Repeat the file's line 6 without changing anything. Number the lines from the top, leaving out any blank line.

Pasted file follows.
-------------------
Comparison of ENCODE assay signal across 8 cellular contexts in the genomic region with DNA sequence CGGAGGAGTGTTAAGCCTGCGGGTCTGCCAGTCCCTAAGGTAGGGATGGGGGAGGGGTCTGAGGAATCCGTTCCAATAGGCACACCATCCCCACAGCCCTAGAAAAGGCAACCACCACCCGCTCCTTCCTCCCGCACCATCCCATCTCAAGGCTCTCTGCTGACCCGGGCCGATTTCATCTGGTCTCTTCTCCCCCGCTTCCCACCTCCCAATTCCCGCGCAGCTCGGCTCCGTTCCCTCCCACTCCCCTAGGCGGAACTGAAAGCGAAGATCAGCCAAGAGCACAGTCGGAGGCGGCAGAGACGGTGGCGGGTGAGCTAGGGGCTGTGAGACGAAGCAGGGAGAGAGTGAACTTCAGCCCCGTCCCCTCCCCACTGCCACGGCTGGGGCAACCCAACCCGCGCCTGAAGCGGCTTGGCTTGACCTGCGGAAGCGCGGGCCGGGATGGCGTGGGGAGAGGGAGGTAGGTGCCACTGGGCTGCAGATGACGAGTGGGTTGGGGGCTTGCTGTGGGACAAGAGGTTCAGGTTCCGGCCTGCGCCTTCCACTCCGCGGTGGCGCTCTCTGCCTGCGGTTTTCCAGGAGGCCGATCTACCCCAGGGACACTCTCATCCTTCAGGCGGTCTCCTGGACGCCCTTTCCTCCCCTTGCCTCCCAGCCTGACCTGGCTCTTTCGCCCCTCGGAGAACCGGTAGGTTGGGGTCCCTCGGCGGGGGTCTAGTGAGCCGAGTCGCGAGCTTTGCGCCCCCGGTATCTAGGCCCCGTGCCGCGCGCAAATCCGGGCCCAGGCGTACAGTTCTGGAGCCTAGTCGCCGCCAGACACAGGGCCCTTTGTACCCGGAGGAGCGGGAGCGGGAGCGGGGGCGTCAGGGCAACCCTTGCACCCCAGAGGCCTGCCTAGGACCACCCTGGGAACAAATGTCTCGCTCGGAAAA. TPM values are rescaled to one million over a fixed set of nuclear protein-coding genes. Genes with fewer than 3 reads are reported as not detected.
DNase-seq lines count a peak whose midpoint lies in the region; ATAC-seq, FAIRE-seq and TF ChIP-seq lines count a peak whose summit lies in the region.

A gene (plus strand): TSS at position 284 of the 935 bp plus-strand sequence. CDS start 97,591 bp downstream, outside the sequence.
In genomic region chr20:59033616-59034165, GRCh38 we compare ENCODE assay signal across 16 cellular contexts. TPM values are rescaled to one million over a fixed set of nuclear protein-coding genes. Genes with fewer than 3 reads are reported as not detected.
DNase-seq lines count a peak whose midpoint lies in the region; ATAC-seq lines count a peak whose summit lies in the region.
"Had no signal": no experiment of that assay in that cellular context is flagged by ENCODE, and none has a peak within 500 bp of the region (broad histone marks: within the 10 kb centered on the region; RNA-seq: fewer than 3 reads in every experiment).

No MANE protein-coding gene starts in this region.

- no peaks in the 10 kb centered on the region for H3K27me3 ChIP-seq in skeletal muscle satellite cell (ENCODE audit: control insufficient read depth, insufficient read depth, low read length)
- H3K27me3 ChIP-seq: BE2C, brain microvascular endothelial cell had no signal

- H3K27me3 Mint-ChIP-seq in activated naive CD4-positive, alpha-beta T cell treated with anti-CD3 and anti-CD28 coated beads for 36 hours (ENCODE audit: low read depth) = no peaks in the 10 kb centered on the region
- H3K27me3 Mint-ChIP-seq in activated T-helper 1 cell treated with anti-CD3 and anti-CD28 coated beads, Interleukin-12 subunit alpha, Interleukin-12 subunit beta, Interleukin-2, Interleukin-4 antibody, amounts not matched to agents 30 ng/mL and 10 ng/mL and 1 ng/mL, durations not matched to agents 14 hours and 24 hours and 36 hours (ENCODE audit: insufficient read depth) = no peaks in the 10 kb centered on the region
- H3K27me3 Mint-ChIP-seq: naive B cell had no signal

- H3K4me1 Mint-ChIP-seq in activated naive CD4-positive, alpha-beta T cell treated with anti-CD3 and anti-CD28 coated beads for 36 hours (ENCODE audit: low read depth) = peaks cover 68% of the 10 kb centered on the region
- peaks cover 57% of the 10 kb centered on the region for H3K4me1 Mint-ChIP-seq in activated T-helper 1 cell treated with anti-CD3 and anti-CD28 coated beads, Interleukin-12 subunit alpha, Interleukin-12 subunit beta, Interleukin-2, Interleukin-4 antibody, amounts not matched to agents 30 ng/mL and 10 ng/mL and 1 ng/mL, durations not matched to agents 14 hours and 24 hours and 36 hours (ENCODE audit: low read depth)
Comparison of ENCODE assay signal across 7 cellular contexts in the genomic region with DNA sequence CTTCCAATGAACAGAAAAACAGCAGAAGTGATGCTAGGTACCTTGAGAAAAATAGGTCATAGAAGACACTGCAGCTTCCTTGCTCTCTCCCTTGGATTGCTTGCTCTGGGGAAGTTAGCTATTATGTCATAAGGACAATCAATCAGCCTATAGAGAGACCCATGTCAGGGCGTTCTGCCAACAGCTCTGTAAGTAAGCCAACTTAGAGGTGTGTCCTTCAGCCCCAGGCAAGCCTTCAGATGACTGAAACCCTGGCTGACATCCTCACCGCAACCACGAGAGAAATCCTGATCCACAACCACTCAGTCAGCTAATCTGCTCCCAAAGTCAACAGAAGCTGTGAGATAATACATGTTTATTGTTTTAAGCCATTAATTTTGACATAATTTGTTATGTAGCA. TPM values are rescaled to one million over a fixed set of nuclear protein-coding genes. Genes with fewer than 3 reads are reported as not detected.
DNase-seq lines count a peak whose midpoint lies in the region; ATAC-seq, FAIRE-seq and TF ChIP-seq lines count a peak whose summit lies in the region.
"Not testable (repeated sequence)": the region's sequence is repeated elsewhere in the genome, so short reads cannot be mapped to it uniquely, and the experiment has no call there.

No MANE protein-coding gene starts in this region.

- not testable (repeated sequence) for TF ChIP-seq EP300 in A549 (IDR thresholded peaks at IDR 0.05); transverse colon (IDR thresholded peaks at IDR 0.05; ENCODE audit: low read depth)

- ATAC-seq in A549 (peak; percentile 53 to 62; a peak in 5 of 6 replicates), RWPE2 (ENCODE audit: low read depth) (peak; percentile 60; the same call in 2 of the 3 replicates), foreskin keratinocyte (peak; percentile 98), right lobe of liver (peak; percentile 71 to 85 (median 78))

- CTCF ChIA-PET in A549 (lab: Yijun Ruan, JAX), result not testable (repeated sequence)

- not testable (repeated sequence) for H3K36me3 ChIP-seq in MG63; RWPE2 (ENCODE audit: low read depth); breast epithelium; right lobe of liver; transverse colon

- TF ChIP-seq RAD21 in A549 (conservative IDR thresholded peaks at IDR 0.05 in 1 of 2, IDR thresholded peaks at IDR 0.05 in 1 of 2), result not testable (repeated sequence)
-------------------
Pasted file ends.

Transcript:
"Had no signal": no experiment of that assay in that cellular context is flagged by ENCODE, and none has a peak within 500 bp of the region (broad histone marks: within the 10 kb centered on the region; RNA-seq: fewer than 3 reads in every experiment).